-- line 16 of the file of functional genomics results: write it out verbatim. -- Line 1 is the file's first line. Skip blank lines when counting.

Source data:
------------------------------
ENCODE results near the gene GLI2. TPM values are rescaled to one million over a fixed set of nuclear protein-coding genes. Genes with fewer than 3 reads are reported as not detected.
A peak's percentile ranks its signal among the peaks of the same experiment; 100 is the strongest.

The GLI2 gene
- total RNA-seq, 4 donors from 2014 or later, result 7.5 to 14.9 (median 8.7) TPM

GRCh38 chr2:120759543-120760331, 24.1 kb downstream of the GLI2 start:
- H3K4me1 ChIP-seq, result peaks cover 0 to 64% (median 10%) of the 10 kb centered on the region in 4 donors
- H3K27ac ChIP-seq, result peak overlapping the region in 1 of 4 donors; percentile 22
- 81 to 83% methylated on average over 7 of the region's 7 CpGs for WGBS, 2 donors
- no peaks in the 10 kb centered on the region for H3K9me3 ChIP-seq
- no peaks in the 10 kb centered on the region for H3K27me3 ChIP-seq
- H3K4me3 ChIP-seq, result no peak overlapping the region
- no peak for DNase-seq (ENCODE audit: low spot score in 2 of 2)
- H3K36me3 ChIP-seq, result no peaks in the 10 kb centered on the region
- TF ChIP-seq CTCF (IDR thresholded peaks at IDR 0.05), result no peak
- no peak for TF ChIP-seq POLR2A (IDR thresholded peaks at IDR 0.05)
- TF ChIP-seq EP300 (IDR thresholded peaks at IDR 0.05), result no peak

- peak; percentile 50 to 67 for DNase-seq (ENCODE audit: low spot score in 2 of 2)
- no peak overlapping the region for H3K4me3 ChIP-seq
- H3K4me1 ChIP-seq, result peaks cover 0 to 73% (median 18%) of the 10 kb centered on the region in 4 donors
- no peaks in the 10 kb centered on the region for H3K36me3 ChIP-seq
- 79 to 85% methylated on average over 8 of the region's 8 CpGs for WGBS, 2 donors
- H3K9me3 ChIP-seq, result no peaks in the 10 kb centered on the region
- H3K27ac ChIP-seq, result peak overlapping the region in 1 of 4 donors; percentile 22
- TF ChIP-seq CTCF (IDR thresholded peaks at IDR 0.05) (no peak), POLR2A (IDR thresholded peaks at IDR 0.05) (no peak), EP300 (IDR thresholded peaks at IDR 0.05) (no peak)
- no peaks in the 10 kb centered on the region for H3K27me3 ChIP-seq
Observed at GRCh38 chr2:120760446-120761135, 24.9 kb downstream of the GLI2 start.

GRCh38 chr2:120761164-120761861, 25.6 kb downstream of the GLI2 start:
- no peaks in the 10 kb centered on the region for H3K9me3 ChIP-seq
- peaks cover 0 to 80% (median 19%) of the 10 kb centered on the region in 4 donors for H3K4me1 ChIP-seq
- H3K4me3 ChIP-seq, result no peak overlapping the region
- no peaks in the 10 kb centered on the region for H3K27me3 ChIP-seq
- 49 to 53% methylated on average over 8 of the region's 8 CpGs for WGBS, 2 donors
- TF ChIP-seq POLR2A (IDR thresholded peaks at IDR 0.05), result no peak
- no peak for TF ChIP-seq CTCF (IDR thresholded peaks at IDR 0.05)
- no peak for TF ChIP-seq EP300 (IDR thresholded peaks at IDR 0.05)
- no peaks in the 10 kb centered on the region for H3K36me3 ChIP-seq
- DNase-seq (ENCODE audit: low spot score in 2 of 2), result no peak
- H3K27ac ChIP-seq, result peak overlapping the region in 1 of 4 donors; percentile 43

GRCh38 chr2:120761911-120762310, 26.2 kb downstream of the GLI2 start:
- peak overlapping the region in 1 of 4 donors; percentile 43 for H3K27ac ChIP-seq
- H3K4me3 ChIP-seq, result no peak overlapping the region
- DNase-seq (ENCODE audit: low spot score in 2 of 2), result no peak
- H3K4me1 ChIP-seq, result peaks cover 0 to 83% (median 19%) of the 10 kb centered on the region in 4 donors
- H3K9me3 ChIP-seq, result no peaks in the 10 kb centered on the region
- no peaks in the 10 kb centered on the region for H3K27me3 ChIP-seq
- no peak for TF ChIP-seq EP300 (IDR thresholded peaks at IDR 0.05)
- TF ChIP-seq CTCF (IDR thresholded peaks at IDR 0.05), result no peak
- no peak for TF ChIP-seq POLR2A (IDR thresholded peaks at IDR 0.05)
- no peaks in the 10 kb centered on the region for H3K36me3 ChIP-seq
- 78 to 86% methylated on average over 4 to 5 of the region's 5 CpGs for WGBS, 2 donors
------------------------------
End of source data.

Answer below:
- TF ChIP-seq EP300 (IDR thresholded peaks at IDR 0.05), result no peak